This chapter presents the challenge of integrating knowledge at higher levels of discourse than the sentence, to avoid “missing the forest for the trees”. Characterisation tasks aimed at filtering collections are introduced, showing use of the whole set of layout constituents from sentence to text body. Few text descriptors encapsulating knowledge on text properties are used for each granularity level. Text processing differs according to tasks, whether individual document mining or tagging small or large collections prior to information extraction. Very shallow and domain independent techniques are used to tag collections to save costs on sentence parsing and semantic manual annotation. This approach achieves satisfactory characterisation of text types, for example reviews versus clinical reports, or argumentation-type articles versus explanation-type. These collection filtering techniques are fit for a wider domain of biomedical literature than genomics.
In this chapter we address higher-levels of text processing, as related to text mining. The domain of biomedical language processing (BLP or bio-NLP) “encompasses the many computational tools and methods that take human generated texts as input, generally applied to tasks such as information retrieval, document classification, information extraction, plagiarism detection, or literature-based discovery” (Hunter & Bretonnel Cohen, 2006 p. 589).
Access to biomedical literature itself (primary sources) is provided since 2004 through PubMed Central established by the American National Library of Medicine (NLM) as a repository of free access articles. The search system Entrez PubMed offers abstracts from Medline along with on line full-text indexed by Mesh and access to databases (see NLM site). This has fostered a new circular situation where data and text bases feed literature in turn feeding databases and ontologies.
Related events are first, advances in genomics and the information deluge. A double exponential growth of published material is recorded in the biomedical field, creating in turn an increased amount of facts to be stored (Shatkay & Craven, 2007). Second, text mining techniques for specific purposes were developed in particular to help in database curation. Automats now directly fill a growing part of databases (Hunter & Bretonnel Cohen, 2006). Third, a new field called systems biology emerged at the frontier between data and text mining (Krallinger & Valencia, 2005). Text mining is used to back data interpretation. Computational processes are ubiquitous and the frontier between text and data mining is blurred as well as the frontier between human and automated processes. Integrated text mining systems inherit from expert systems (nomenclatures linked with inference rules) and from statistical data mining. They rely on what might be called tertiary sources of knowledge: unified nomenclatures, hand curated interaction databases and hand annotated corpora. These are sometimes grouped under the term “ontologies” (Ananiadou et al., 2006). Last, users now take it for granted that raw information is quickly translated into secondary and tertiary sources, and rely on computer-manageable “concepts” (Rebholz-Schumann et al., 2005). Recent developments can be watched by consulting the Biomedical Literature Mining Publication portal (Blimp) (2008).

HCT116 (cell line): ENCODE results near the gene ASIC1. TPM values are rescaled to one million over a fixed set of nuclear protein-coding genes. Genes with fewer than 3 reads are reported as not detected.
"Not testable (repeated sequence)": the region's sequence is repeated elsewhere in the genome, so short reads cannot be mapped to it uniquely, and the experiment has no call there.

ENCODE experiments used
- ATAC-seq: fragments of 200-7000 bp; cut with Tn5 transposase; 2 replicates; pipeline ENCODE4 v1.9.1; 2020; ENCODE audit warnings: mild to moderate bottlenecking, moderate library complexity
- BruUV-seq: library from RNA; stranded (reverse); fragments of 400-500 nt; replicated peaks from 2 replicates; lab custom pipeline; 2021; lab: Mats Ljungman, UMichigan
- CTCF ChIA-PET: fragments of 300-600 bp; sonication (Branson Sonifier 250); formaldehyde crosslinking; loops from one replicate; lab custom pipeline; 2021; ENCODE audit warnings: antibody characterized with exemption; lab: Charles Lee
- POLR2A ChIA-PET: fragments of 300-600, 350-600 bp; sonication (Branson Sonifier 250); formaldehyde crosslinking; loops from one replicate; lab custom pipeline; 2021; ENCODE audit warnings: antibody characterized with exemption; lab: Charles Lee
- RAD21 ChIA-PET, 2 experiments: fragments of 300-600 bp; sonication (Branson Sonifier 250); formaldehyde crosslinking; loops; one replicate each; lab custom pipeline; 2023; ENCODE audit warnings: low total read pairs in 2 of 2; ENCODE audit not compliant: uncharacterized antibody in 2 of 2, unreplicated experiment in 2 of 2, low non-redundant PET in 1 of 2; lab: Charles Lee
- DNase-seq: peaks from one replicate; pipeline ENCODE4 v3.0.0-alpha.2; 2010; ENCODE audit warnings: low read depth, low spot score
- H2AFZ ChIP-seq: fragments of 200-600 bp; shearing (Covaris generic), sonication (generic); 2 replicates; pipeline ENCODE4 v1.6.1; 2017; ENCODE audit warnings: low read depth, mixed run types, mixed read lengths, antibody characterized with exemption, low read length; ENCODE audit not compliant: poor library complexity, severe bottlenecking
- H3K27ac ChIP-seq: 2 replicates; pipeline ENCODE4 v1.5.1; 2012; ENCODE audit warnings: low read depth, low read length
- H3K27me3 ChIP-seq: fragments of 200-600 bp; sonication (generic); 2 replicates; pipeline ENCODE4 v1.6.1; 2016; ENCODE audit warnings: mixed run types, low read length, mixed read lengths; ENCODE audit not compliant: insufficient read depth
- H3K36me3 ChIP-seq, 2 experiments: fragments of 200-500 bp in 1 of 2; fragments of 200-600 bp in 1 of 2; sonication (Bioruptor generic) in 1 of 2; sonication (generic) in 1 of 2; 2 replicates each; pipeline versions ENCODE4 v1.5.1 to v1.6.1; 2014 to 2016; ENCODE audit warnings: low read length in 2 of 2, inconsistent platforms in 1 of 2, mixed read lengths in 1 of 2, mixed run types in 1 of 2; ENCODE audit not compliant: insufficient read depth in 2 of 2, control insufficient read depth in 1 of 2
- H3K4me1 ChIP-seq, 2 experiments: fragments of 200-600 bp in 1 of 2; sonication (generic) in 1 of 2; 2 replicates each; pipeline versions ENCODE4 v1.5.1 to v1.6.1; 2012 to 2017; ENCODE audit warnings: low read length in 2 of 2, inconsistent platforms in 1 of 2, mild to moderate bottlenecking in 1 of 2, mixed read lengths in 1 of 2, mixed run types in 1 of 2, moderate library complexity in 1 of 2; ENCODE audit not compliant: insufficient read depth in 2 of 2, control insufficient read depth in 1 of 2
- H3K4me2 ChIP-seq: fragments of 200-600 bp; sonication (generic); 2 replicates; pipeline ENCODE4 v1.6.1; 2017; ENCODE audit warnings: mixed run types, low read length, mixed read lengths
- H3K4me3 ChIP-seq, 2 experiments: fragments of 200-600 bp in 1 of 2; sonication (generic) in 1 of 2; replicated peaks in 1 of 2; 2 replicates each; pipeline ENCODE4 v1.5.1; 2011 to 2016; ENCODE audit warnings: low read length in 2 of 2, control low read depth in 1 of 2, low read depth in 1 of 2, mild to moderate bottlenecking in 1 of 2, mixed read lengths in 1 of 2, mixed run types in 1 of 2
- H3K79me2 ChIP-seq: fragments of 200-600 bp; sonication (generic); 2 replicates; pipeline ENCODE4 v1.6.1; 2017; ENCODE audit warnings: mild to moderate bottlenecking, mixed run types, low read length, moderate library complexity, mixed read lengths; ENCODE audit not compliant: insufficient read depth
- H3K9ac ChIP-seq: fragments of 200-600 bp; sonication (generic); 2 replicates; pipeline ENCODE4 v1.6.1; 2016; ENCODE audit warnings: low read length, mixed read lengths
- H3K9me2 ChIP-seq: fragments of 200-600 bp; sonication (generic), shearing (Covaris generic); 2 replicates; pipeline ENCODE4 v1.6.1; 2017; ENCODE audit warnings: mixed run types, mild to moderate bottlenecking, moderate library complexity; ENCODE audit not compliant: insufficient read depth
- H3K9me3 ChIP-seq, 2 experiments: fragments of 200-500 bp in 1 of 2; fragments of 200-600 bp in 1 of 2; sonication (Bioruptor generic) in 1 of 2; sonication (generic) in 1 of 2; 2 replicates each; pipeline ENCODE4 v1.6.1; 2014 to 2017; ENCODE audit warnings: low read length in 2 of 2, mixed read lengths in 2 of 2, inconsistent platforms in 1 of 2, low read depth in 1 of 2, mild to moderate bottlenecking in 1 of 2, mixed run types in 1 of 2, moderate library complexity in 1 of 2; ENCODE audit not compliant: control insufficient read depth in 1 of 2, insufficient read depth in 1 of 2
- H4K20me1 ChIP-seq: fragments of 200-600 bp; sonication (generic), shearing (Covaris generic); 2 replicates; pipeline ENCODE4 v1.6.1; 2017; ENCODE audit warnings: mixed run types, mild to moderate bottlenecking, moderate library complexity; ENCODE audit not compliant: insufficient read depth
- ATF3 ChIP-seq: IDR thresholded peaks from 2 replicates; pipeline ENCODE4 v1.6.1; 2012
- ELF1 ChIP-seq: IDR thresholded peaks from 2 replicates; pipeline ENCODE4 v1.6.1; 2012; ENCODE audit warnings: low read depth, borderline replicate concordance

Success in the genomics field opened the way for less specific purposes. As text mining is advertised in more publications, not only “omics” researchers, but also clinicians, general practitioners and medical librarians call for text processing (Fluck et al., 2005; Hunter & Bretonnel Cohen, 2006; Mizuta et al., 2006). One emerging trend in research is to take patients into consideration to best respond to users’ needs (Leroy et al., 2006). This implies a change in the way to produce results. While researchers can do with highly specialised words, evoking for them research trends, a wider public need full explanations, therefore lengthier passages of text. Robust text processing is needed but it is still in its infancy.
Another trend calls for semantic characterisation of texts in a collection. Most semantic oriented tasks, such as characterizing original findings on a topic, or eliciting hypotheses, require a wider context than the sentence. Valuable meta-information that could be used to qualify texts is still lacking. Some attempts at qualifying parts of them, like conclusions, e.g. tentative or definite are on the way. Yet, very few studies address text at a global level as a semantic unit. The gap between expectations and realisations is blatant.
The approach explained here relies on combining text mining characterisation techniques for collections and robust high-level discourse parsing techniques. We advocate a shift of paradigm from word-level description to text-level description. In the domain of biomedical text processing, text is characterized as “unstructured data” as compared to databases (Hunter & Bretonnel Cohen, 2006), or at best as semi-structured data (Hakenberg et al., 2005). Yet, texts are structured by layout, a feature that has been overlooked. Academic articles in particular are highly structured. Scale issues are seldom addressed, although they are important for information retrieval and knowledge integration in biomedicine.